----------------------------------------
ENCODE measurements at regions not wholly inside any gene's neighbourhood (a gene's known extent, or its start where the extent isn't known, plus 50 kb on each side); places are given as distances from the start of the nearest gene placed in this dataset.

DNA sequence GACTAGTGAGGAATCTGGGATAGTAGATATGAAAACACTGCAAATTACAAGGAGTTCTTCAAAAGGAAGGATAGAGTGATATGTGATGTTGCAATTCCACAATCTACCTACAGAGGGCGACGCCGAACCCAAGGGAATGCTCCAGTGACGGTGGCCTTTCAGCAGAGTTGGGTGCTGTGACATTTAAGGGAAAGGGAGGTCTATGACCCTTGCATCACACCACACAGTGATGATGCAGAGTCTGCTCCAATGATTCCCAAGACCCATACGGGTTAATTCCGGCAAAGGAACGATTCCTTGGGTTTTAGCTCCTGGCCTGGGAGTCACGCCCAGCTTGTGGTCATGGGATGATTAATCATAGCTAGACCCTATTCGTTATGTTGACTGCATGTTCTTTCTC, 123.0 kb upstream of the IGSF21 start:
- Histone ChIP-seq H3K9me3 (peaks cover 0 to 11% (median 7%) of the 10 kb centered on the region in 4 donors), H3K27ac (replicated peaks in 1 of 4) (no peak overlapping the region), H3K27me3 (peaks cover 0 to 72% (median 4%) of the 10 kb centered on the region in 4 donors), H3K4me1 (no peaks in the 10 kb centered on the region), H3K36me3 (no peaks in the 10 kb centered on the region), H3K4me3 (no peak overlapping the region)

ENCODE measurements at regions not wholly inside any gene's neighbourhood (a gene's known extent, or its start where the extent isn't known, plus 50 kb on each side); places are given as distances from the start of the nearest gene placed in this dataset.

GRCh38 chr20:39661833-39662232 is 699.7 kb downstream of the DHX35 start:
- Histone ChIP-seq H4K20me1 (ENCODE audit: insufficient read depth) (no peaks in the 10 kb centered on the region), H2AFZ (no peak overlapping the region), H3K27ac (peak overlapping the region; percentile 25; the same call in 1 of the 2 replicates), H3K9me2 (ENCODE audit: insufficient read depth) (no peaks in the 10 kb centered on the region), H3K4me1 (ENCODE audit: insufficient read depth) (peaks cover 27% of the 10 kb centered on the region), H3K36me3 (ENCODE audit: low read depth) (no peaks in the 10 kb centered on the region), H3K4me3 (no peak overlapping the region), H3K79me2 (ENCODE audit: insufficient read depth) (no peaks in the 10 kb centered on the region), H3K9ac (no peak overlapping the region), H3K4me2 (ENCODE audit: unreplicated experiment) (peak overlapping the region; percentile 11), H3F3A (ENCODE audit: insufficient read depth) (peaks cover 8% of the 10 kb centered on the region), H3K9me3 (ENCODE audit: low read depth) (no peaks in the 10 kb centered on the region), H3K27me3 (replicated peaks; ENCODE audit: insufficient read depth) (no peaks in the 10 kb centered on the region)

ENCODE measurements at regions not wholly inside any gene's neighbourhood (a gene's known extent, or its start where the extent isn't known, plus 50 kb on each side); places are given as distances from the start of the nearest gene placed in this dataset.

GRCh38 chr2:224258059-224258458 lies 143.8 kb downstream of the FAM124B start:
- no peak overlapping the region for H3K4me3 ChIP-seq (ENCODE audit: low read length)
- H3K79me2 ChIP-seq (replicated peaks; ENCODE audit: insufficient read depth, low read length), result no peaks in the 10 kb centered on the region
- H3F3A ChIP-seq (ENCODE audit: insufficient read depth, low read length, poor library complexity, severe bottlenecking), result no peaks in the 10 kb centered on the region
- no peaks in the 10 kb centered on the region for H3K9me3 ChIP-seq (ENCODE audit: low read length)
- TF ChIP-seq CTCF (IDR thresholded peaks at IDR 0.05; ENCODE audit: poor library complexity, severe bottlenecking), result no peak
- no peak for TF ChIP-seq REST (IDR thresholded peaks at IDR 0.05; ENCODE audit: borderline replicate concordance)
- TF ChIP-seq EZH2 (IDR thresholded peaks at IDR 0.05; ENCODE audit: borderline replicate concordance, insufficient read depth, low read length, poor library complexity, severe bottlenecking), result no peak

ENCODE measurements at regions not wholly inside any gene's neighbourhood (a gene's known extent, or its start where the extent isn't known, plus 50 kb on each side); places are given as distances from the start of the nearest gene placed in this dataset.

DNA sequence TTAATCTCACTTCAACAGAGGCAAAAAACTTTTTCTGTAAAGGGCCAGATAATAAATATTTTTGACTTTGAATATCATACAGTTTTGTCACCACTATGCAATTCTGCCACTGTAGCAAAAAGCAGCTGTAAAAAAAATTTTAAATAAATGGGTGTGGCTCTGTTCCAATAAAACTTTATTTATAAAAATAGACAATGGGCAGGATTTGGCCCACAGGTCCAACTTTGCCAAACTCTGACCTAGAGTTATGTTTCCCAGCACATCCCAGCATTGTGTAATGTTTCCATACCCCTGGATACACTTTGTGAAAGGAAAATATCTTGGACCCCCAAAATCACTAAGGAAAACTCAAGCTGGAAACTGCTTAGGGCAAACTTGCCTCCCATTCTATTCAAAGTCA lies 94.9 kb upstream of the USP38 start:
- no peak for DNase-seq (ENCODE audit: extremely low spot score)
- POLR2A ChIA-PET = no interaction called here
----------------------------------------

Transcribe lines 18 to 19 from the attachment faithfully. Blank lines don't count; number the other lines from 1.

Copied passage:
- no peak for DNase-seq (ENCODE audit: extremely low spot score)
- POLR2A ChIA-PET = no interaction called here